I don’t know about you, but I sometimes find myself longing for the days when people using email for shady purposes couldn’t string together grammatically correct sentences. A few weeks ago, John Shier of Naked Security posted an article comparing two emails – one from a legitimate source and one from someone phishing.
As the article points out, these days it can be very difficult to visually tell the difference. Not only have the criminals learned English, they have learned how to copy company branding and communication style.
When I think about issues like phishing, I think about my parents and my children. Because let’s face it – if you’re reading Naked Security or Tripwire’s The State of Security, you’re most likely a security professional or at least well-informed and interested in the topic. My parents and children are neither. If validating an email takes technical savvy, like checking the email header, they’re unprotected.
Now, I can (and do) give everyone I know great advice and scold them when they don’t follow it, but so far that doesn’t seem to have saved the world from phishing. And if you look at some of the steps John Shier used to analyze his candidate emails, you can see at least a couple of steps that seem like easy candidates for machine analysis. So why, when I search for Outlook plugins, am I not able to find any kind of phishing protection?
Let’s think about what an email tool would look like that might help my mom. First, I’m not thinking of junk mail filter rules – “junk” seems like too binary of a concept. If I’m going to automatically throw away my email, I’m going to need to be really sure about my designation of “bad”.
In today’s Internet, it’s going to be hard to avoid junking legitimate emails or forcing my poor mom to look through the junk folder anyway, where she’ll probably see the legitimate-looking emails and get phished anyway.
No, I’m thinking more about two sets of functionality: one to tell her when she should consider being suspicious, and one to help her explore her suspicions when she decides to be careful.
Identifying Suspicious Emails
Helping my mom know when to be careful should not be rocket science. An engineer could be as creative as they want here, but let’s start with two easy automated checks: does the header look right, and does it contain any links that don’t go where they say they go? Browsers have gotten smarter about validating certificates, etc, and letting users know that they may want to be careful. Why can’t an email client do the same?
If you wanted to get more sophisticated, do some analysis looking for call-to-action language or language around time pressure and consequences. Use crowd-sourcing or reporting out by phishing services to identify common templates.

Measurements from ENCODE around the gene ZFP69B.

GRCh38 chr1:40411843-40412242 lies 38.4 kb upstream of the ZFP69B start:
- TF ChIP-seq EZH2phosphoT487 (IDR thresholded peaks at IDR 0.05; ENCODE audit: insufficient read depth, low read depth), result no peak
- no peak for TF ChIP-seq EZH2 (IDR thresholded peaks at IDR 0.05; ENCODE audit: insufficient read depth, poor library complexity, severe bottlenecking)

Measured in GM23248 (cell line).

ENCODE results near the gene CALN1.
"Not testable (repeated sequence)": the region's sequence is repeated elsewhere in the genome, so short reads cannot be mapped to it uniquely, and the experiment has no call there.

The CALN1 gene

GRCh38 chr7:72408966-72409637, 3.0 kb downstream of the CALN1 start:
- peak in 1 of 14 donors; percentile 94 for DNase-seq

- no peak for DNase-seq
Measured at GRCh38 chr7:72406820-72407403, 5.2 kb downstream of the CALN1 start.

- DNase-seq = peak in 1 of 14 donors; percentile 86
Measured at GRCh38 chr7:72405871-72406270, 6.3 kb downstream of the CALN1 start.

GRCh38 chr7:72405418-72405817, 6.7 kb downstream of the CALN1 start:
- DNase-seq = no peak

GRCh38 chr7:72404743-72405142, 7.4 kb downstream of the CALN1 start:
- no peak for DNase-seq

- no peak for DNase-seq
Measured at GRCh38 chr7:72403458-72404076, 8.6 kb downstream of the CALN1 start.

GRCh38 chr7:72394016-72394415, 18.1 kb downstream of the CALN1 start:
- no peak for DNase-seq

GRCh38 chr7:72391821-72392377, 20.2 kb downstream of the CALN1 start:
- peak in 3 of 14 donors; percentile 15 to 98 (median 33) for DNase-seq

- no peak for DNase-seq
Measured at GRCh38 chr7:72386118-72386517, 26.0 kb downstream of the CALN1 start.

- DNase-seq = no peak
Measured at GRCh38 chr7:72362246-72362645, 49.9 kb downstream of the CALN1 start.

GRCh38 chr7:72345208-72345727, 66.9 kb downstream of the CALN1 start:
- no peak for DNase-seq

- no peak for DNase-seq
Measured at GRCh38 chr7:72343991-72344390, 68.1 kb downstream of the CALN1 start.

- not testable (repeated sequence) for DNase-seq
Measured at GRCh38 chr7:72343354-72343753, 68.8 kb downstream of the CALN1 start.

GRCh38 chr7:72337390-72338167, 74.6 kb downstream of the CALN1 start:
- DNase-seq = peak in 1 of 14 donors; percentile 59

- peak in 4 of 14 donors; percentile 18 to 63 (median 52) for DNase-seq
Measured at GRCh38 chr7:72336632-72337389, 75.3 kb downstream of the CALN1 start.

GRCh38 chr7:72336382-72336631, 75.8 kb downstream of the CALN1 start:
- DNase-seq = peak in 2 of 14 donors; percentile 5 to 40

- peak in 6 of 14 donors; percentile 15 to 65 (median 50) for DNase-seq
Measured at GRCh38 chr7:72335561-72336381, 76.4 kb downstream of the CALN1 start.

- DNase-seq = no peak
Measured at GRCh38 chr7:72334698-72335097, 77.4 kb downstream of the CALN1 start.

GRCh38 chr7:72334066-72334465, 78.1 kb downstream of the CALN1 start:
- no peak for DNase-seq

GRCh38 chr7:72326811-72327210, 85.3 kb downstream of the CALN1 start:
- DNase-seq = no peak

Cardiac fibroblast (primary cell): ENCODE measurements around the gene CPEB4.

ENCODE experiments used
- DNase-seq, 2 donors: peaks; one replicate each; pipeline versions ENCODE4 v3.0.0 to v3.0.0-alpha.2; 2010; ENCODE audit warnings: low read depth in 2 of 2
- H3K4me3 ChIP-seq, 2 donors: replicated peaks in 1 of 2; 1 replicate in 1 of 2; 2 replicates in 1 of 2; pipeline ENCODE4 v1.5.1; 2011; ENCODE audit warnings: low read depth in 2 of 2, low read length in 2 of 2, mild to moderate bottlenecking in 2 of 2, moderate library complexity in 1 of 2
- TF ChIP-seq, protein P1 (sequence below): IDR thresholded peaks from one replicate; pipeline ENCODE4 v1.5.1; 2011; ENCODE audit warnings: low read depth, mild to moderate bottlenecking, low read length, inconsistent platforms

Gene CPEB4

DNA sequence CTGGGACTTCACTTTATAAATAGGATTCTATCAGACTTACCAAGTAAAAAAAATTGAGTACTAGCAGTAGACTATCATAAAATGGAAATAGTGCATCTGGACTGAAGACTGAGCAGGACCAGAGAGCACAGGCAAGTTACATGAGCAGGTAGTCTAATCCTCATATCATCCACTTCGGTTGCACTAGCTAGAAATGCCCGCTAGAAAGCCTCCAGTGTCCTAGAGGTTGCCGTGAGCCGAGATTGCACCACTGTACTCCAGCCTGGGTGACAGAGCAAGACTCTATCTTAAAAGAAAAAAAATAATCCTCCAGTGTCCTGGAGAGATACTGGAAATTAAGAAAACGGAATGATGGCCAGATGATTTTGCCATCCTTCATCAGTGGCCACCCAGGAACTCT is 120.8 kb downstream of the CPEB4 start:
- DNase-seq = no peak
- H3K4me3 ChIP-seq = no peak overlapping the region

But however you do it, please put a warning nice and clearly in front of the users letting them know that there is reason to proceed cautiously. Maybe give it a score and tell them why the email has been flagged.
Helping to Explore Suspicions
Now my mom has received an email asking her to click something and her email client has told her to be cautious – great first step. But if we stop there, I’m going to get a phone call every time her email client flags something, and I don’t have that kind of time. Let’s help her explore.
Let’s start with all of the links in the emails – what domains do they go to? In what countries are those registered? Do the different links match each other? Do they match where the email came from? Now let’s include some simple search capability to see if the email matches any known campaigns that are out there.
Let’s include some simple guidelines for the user so they know some of the key tactics that the phisher is likely to use – an un-personalized greeting, some kind of threat or opportunity, a call to action. Help them make a decision without having to be well-read on security blogs.
And of course, we ought to have a button that allows the user to submit the suspicious email so that it can be compiled into known suspicious emails for the benefit of other users.
Build It In
Oh, and one last thing – don’t make my mom have to go find a plug-in. If she’s going to do that, she’s going to do it because I gave her awesome advice or because she has already been phished. Build it into the email client or at least have the email client tell her it’s an option.
If my mom had a tool like this, it would reduce the likelihood of her getting fooled significantly. It would even help me when I’m in a hurry. So why doesn’t it already exist? Or if it does, why is it so hard to find? Why are our popular email clients leaving us to figure this out on our own?
Someone ought to provide these tools, if not for profit then just for the common good.
- Security is a Full Time Job
- Ten Secure Ways to (Not) Shoot Yourself in the Foot
- Confessions of a LinkedIn Imposter: We Are Probably Connected
- The Broken Link Between Physical and Cyber Security
The Executive’s Guide to the Top 20 Critical Security Controls
Tripwire has compiled an e-book, titled The Executive’s Guide to the Top 20 Critical Security Controls: Key Takeaways and Improvement Opportunities, which is available for download [registration form required].
Title image courtesy of ShutterStock